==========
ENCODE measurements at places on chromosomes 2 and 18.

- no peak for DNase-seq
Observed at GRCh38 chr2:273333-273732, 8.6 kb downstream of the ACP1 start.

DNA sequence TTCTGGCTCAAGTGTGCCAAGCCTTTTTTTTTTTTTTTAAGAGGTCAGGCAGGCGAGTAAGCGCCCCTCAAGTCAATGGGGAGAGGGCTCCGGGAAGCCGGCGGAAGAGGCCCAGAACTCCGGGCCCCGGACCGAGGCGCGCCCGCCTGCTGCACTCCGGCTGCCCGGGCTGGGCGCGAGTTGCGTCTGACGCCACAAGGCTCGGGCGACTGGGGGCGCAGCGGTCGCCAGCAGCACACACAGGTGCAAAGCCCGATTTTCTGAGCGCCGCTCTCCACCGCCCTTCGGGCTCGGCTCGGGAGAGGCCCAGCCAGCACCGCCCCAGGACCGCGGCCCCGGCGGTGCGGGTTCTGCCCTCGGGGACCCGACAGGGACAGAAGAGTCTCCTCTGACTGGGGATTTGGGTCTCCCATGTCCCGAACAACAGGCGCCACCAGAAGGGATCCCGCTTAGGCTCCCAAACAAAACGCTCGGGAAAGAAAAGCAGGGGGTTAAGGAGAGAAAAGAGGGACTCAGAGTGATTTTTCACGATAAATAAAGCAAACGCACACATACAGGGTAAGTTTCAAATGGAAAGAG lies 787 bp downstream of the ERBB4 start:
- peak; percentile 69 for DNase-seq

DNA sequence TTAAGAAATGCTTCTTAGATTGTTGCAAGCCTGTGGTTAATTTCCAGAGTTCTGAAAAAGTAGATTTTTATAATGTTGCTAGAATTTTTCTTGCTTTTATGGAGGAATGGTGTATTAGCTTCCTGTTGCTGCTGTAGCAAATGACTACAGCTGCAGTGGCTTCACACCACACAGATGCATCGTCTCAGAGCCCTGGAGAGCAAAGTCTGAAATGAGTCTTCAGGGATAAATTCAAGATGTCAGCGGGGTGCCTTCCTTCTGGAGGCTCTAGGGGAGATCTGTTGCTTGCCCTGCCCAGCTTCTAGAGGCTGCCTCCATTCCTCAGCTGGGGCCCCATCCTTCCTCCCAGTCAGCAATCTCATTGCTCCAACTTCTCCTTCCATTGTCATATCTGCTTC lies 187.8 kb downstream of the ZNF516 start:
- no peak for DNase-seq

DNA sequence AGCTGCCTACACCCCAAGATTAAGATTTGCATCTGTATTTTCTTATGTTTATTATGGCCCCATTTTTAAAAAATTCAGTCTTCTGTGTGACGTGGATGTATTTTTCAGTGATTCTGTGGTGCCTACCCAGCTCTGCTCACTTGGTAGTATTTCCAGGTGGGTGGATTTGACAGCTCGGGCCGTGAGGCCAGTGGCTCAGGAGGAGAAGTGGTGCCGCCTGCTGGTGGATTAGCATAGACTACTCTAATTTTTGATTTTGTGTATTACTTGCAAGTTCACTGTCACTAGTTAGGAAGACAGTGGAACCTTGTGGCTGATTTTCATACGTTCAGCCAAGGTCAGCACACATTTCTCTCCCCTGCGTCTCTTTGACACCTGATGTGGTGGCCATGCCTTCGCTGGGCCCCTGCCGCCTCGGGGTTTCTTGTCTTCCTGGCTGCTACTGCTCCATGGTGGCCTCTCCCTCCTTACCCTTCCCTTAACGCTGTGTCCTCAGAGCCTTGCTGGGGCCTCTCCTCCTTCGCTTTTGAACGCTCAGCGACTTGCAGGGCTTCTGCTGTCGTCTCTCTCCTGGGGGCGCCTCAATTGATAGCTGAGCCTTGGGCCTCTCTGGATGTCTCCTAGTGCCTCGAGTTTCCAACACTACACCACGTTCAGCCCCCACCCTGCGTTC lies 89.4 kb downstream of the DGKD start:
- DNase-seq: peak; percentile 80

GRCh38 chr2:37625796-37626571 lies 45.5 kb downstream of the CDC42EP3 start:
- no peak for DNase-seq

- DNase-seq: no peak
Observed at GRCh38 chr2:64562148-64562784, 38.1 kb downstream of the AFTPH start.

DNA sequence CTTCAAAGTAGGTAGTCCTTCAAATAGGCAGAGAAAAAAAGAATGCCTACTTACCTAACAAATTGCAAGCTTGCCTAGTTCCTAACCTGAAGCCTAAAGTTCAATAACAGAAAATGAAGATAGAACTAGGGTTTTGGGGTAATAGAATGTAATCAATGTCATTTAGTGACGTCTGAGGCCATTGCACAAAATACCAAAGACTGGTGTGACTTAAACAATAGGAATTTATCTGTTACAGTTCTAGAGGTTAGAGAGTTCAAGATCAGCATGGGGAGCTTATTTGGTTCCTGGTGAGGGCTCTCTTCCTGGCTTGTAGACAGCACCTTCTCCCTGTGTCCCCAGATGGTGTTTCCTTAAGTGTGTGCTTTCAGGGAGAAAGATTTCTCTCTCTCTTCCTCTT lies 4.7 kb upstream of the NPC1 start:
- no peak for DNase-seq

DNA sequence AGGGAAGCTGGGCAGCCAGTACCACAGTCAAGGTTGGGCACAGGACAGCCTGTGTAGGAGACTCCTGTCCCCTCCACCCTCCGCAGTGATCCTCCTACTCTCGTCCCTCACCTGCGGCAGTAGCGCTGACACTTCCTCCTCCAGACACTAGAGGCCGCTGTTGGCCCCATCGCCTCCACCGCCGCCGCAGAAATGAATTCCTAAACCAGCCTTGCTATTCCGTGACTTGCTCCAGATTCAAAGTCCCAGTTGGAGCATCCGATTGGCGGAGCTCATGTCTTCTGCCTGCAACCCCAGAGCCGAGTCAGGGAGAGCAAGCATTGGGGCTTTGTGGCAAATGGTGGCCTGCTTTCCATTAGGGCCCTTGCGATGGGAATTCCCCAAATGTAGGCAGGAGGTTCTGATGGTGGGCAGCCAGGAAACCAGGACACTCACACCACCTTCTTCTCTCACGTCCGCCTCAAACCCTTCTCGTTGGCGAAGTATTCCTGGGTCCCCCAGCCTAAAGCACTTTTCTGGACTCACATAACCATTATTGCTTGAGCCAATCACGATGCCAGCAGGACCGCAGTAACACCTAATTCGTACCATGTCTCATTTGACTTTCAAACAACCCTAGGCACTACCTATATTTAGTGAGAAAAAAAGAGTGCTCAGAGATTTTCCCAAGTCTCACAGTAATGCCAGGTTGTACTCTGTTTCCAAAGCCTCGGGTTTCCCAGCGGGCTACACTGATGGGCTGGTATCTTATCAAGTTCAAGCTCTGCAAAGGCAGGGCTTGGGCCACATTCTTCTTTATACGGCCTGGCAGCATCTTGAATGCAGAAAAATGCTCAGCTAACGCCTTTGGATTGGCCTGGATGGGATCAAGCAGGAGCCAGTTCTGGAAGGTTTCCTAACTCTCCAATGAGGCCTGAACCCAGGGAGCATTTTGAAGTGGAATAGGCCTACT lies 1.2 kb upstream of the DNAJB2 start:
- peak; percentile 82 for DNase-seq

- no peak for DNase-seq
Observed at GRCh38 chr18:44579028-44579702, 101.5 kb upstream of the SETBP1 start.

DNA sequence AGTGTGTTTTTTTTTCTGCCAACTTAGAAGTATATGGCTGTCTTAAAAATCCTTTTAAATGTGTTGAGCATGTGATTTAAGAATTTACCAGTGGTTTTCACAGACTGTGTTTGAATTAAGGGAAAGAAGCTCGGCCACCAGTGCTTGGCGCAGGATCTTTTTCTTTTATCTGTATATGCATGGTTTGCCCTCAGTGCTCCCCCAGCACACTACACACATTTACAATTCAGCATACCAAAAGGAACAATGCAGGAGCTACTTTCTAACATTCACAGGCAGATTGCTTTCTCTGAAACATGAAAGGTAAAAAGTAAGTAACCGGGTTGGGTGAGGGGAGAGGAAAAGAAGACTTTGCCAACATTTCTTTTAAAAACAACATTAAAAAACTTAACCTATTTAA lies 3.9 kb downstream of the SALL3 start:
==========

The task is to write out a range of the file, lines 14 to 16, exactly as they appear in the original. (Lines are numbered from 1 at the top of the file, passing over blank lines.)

DNA sequence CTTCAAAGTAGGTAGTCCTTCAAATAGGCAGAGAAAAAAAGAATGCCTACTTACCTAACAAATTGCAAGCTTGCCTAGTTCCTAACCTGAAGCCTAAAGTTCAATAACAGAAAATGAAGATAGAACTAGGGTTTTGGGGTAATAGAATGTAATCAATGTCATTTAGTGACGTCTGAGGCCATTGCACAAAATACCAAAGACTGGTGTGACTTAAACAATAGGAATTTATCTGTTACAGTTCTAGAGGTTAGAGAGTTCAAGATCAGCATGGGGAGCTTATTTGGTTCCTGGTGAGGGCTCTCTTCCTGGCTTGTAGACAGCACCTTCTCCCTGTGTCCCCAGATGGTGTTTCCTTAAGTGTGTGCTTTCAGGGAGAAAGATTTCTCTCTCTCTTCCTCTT lies 4.7 kb upstream of the NPC1 start:
- no peak for DNase-seq

DNA sequence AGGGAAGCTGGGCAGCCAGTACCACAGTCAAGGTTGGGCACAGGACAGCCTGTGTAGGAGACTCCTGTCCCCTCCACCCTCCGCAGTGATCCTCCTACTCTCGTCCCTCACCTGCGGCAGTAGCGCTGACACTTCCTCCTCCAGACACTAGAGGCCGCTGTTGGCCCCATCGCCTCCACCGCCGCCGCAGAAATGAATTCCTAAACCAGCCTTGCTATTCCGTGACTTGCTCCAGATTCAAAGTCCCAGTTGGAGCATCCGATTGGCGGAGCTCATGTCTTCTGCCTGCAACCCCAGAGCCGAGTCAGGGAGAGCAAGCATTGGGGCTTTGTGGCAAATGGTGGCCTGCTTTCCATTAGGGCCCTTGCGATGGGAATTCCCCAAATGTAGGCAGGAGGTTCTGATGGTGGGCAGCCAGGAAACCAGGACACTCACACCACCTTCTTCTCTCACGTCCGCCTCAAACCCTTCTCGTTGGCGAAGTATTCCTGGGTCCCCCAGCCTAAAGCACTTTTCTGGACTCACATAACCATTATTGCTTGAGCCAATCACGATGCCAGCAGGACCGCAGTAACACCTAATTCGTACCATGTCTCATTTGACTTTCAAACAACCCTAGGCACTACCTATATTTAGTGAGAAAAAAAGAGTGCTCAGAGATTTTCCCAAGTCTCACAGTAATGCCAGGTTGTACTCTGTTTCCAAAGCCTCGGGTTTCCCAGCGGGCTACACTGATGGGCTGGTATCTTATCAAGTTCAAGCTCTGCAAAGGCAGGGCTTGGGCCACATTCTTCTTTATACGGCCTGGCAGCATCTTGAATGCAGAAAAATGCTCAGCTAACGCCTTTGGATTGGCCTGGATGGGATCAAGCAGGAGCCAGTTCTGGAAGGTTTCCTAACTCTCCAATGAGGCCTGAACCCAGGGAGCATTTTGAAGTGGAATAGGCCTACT lies 1.2 kb upstream of the DNAJB2 start: